21 September 2021
What is GIS and What Does It Have to Do with You, the CAD User?
Does it matter to you if the building you designed is going to be built on a slope? How do you know if your design will be built in the most optimal space? What about the bridge you’re going to build? Will it be secure where it stands? Do you need a crystal ball to answer these and other possible questions? No, you don’t need a crystal ball exactly, but there is GIS for you to use, and it can be your fortune-teller. So, what is GIS?
If you ever use your GPS to find the nearest Starbucks or the best route to a friend’s house, you are a GIS user. Your GPS device relies heavily on GIS to show you where to go. Probably, the most widely known use of GIS, as a service, includes mapping applications such as Google Maps, for example.
GIS stands for “Geographic Information System.” It’s an organized collection of computer hardware, software and geographic data designed to efficiently capture, store, update, manipulate, analyze and display all forms of geographically referenced information. It’s a combination of these elements that bring about data that exists in the form of maps, tables, 3D virtual models, lists or a combination thereof.
Different organizations use GIS for different purposes. For example, an engineering firm could use GIS to get data about the environment before designing a bridge. They would need to know information about the land and water on which the bridge will be built. With this data, engineers can determine such things as what materials will be used to construct the bridge, the optimum foundation depth and how high, above the average water level, the bridge needs to be. Emergency services is another example.
Knowing the “lay of the land” can expedite your CAD designs exponentially.
Dispatchers would use GIS to help them locate the correct personnel and equipment to ensure a prompt response for the emergency at hand. These dispatchers locate and direct police, firefighters, hazardous materials handlers, technical rescue personnel (which use specialized tools and techniques to rescue people from vehicles, confined spaces, and structural collapses) plus emergency medical personnel, such as paramedics, to the scene of an emergency.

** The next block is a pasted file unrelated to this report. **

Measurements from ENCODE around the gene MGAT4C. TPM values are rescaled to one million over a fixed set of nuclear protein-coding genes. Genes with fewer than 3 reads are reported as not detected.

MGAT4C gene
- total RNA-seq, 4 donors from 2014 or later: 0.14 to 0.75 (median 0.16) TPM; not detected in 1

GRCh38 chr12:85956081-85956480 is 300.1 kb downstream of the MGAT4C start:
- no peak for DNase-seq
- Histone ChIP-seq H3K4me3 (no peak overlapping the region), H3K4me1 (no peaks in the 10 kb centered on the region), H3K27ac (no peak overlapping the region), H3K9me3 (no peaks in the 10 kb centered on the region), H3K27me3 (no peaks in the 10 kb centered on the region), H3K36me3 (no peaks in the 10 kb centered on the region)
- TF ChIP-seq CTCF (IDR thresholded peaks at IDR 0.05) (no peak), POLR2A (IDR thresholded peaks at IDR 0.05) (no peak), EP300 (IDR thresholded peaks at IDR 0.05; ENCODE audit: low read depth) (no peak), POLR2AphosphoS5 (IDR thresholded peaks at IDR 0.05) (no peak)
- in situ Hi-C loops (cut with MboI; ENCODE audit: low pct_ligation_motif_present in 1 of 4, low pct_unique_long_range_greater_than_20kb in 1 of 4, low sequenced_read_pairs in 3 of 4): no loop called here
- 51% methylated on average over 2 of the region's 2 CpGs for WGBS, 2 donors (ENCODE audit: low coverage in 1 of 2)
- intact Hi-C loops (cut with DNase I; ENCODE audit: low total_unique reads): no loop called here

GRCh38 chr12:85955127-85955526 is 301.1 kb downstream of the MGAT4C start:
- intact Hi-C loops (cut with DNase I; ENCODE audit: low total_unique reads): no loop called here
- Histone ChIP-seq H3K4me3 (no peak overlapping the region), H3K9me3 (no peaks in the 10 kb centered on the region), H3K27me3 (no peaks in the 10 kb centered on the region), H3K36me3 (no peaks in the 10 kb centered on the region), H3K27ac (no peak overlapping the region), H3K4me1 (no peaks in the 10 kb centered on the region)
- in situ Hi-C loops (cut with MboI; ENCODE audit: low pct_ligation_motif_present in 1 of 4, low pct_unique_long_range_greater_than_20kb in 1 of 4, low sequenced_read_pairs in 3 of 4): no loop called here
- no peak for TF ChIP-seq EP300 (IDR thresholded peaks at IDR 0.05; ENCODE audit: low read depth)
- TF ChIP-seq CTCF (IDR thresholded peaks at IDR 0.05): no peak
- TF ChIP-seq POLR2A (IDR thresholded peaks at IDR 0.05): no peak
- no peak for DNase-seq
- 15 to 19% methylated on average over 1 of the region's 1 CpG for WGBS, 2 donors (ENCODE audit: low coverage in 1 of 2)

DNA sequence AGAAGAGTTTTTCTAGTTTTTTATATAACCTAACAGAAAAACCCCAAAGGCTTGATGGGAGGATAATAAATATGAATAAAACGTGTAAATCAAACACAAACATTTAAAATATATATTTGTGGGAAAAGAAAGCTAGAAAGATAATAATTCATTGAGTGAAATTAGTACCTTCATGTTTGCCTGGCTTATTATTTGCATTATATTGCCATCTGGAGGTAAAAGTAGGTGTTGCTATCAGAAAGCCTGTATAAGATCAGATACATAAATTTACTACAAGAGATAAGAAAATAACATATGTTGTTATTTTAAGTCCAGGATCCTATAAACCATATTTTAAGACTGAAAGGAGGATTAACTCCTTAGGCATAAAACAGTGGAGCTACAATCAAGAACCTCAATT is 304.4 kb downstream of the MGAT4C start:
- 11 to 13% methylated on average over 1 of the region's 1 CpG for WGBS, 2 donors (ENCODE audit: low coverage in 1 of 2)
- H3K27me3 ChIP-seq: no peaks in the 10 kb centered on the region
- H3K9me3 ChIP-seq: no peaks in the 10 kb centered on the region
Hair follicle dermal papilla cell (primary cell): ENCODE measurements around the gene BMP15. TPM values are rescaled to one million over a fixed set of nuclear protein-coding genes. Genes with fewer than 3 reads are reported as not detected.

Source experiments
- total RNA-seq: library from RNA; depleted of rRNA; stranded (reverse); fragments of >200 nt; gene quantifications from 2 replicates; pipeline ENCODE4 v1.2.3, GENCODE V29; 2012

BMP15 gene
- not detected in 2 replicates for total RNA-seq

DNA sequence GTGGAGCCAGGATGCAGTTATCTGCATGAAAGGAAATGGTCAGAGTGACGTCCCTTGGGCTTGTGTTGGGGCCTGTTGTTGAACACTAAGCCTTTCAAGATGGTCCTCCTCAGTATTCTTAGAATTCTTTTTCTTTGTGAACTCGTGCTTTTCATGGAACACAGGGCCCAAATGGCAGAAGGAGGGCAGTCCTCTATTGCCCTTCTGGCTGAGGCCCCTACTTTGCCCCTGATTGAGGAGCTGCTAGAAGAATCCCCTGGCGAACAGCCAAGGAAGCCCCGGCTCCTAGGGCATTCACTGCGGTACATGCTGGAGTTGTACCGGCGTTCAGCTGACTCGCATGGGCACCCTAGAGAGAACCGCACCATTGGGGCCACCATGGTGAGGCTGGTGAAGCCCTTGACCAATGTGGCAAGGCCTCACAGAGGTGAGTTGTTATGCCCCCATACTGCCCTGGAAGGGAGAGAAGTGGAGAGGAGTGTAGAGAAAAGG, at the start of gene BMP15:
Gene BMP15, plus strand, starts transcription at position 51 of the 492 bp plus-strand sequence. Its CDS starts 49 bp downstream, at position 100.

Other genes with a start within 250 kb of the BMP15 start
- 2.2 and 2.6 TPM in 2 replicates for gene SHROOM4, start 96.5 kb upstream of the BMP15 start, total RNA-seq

Known as the father of GIS, Dr. Roger Tomlinson is the mastermind behind its original development. Dr. Tomlinson was a geographer who had worked for Spartan Air Services, in Canada, in the early 1960’s. During that time, he was chosen to help on a project that included developing a technique or method for finding the best tree location in Kenya. That project resulted in Dr Tomlinson deciding that using computers to aide in retrieving such data was the best route. Of course, the end of the story was the “happily ever after” development of GIS.
There are several industries that use GIS. Environmental services use GIS to get environmental information about land, water and other natural elements. Local governments, along with the transportation industry, use GIS in planning and building highways and other roads. There are more, but these are probably the leading industries that use GIS.
You may already work with this software. If you use Revit, AutoCAD or MicroStation, you could use GIS products that dovetail with your CAD/BIM application. ArcGIS is a free plug-in for AutoCAD users. ArcGIS supports Revit as well. Bentley uses GIS software such as Esri ArcGIS, Intergraph and MapInfo. You can probably surmise that knowing the “lay of the land” can expedite your CAD designs exponentially and save you from endless hours of fixing unwarranted and costly surprises.
In major part because of GIS, no longer do you have to worry about designing a house or office building in an area that has a seasonal flooding that you didn’t know about. You can make sure that the bridges you build will survive unpredictable earthquakes, and so on. Of course, the environmental aspect you look into may not be quite so catastrophic. You and your associates may just want to know other environmental data about the location in which you are planning to build. Whatever you discover, GIS can help you plan accordingly and more swiftly produce the optimum design.
You don’t need a crystal ball exactly, as GIS can be your fortune-teller.
We, at Axiom, believe the CAD user’s time and efforts should be on designing and that anything that makes your job difficult to do should be moved out of your way. That’s what we do. We focus on creating solutions to make using CAD/BIM easier. This is all part and parcel of our purpose, which is “to help CAD and BIM professionals design a better world for themselves, their families, their organizations and the planet, by understanding their needs and providing software that handles repetitive tasks quickly and easily. To remove some of their frustration; to increase their status and job security; to help them meet deadlines; and to get them home on time.”
That's a Wrap
If you need tools that can save you a ton of time so that you can get back to the important stuff, call a Service Consultant at 727-442-7774 to help decide what's right for you. Alternatively, you can visit Axiom on the web. MicroStation tools are here, Revit tools are here and AutoCAD is over here. What will you do with all that free time on your hands?